Proper conditional analysis in the presence of missing data: Application to large scale meta-analysis of tobacco use phenotypes

Yu Jiang, Sai Chen, Daniel McGuire, Fang Chen, Mengzhen Liu, William G. Iacono, John K. Hewitt, John E. Hokanson, Kenneth Krauter, Markku Laakso, Kevin W. Li, Sharon M. Lutz, Matthew McGue, Anita Pandit, Gregory J.M. Zajac, Michael Boehnke, Goncalo R. Abecasis, Scott I. Vrieze, Xiaowei Zhan, Bibo JiangDajiang J. Liu

Research output: Contribution to journalArticle

5 Citations (Scopus)

Abstract

Meta-analysis of genetic association studies increases sample size and the power for mapping complex traits. Existing methods are mostly developed for datasets without missing values, i.e. the summary association statistics are measured for all variants in contributing studies. In practice, genotype imputation is not always effective. This may be the case when targeted genotyping/sequencing assays are used or when the un-typed genetic variant is rare. Therefore, contributed summary statistics often contain missing values. Existing methods for imputing missing summary association statistics and using imputed values in meta-analysis, approximate conditional analysis, or simple strategies such as complete case analysis all have theoretical limitations. Applying these approaches can bias genetic effect estimates and lead to seriously inflated type-I or type-II errors in conditional analysis, which is a critical tool for identifying independently associated variants. To address this challenge and complement imputation methods, we developed a method to combine summary statistics across participating studies and consistently estimate joint effects, even when the contributed summary statistics contain large amounts of missing values. Based on this estimator, we proposed a score statistic called PCBS (partial correlation based score statistic) for conditional analysis of single-variant and gene-level associations. Through extensive analysis of simulated and real data, we showed that the new method produces well-calibrated type-I errors and is substantially more powerful than existing approaches. We applied the proposed approach to one of the largest meta-analyses to date for the cigarettes-per-day phenotype. Using the new method, we identified multiple novel independently associated variants at known loci for tobacco use, which were otherwise missed by alternative methods. Together, the phenotypic variance explained by these variants was 1.1%, improving that of previously reported associations by 71%. These findings illustrate the extent of locus allelic heterogeneity and can help pinpoint causal variants.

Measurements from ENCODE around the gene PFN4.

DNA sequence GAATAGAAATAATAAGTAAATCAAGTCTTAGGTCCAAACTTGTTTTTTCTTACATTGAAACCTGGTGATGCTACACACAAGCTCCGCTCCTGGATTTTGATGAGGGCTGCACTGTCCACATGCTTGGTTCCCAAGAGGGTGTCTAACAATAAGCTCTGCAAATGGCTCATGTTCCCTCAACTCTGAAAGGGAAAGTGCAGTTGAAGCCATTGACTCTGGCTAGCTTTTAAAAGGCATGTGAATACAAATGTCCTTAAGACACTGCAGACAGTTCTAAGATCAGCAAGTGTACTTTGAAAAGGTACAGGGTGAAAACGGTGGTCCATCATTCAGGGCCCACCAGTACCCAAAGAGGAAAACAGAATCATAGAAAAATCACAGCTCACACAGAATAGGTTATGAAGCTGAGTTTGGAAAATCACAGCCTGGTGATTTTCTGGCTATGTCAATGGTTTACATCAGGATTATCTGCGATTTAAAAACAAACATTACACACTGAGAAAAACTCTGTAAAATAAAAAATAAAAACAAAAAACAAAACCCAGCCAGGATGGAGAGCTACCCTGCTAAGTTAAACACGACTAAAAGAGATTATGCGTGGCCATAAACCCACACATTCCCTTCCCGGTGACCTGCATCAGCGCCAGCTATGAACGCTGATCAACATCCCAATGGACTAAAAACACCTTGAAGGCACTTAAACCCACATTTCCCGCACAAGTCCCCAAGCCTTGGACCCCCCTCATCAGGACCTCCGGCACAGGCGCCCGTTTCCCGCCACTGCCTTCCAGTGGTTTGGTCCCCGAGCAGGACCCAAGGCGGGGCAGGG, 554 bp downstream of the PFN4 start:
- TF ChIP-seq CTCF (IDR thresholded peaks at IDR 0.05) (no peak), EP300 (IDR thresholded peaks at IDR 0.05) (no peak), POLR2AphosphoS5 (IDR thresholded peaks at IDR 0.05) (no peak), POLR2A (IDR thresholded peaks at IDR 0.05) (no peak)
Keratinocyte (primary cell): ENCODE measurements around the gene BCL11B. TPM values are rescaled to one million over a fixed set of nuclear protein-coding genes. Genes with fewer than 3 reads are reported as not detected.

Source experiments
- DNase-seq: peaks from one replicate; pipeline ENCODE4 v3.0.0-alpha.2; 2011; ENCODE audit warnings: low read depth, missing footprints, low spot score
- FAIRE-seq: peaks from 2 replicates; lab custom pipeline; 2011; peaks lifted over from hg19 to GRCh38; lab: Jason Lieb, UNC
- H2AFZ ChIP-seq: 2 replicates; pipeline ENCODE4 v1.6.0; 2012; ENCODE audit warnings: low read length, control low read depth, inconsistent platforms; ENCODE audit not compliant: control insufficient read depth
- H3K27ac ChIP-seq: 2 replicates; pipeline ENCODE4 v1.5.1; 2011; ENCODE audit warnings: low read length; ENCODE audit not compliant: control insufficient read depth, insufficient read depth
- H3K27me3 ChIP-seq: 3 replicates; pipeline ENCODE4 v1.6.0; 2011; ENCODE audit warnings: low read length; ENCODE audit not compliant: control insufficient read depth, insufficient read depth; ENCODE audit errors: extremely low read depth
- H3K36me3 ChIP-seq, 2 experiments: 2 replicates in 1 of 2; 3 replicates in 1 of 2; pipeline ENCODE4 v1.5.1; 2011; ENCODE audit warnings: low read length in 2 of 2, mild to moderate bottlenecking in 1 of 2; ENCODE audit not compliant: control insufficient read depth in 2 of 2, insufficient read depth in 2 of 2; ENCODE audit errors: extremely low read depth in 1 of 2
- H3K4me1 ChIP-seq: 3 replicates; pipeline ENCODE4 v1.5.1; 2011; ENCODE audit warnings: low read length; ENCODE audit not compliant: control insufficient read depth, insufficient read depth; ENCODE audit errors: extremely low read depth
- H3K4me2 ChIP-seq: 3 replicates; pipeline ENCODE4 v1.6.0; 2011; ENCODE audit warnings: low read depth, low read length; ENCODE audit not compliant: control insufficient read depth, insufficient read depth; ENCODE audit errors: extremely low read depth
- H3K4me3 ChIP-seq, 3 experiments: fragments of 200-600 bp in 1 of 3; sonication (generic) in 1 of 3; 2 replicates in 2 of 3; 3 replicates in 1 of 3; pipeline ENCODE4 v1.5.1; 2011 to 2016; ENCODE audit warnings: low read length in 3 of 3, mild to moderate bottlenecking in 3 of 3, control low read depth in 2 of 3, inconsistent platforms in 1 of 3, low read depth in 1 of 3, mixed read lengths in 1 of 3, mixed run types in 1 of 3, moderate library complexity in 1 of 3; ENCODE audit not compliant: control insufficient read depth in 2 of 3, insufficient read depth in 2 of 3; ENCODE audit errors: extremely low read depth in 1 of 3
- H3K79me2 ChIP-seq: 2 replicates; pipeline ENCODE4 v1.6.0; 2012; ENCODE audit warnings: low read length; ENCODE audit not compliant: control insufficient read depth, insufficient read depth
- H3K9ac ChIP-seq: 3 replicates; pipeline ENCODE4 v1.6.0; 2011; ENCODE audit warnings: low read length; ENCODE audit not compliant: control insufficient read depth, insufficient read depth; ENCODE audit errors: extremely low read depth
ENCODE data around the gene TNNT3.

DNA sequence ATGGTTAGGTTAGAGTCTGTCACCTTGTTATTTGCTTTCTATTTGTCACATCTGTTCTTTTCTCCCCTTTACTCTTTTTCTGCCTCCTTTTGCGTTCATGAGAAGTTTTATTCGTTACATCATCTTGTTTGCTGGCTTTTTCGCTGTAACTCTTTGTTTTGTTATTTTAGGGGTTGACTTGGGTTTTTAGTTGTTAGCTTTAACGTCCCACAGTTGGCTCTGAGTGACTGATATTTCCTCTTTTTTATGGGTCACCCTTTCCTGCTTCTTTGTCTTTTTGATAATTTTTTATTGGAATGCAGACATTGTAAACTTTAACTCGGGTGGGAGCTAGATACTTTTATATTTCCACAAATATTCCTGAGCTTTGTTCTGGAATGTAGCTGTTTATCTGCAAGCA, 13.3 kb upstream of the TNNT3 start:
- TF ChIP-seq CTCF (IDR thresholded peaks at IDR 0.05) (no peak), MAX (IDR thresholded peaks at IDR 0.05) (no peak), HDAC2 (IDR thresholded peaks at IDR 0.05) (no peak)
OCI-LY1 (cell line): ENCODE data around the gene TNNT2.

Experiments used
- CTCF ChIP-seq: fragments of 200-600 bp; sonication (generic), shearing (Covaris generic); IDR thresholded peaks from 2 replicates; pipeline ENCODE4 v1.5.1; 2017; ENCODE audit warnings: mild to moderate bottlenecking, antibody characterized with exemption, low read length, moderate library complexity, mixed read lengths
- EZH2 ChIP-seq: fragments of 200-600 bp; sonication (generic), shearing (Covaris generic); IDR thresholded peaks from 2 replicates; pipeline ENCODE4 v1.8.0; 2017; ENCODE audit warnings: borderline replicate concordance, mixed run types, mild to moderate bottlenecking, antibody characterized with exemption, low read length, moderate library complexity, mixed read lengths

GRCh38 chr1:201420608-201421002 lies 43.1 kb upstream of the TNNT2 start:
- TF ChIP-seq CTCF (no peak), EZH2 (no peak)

Original languageEnglish (US)
Article numbere1007452
JournalPLoS Genetics
Volume14
Issue number7
DOIs
StatePublished - Jul 1 2018

Fingerprint

tobacco use
meta-analysis
Tobacco Use
tobacco
Meta-Analysis
phenotype
statistics
Phenotype
methodology
loci
cigarettes
Genetic Association Studies
method
analysis
phenotypic variation
Tobacco Products
Sample Size
genotyping
complement
genotype

ASJC Scopus subject areas

  • Ecology, Evolution, Behavior and Systematics
  • Molecular Biology
  • Genetics
  • Genetics(clinical)
  • Cancer Research

Cite this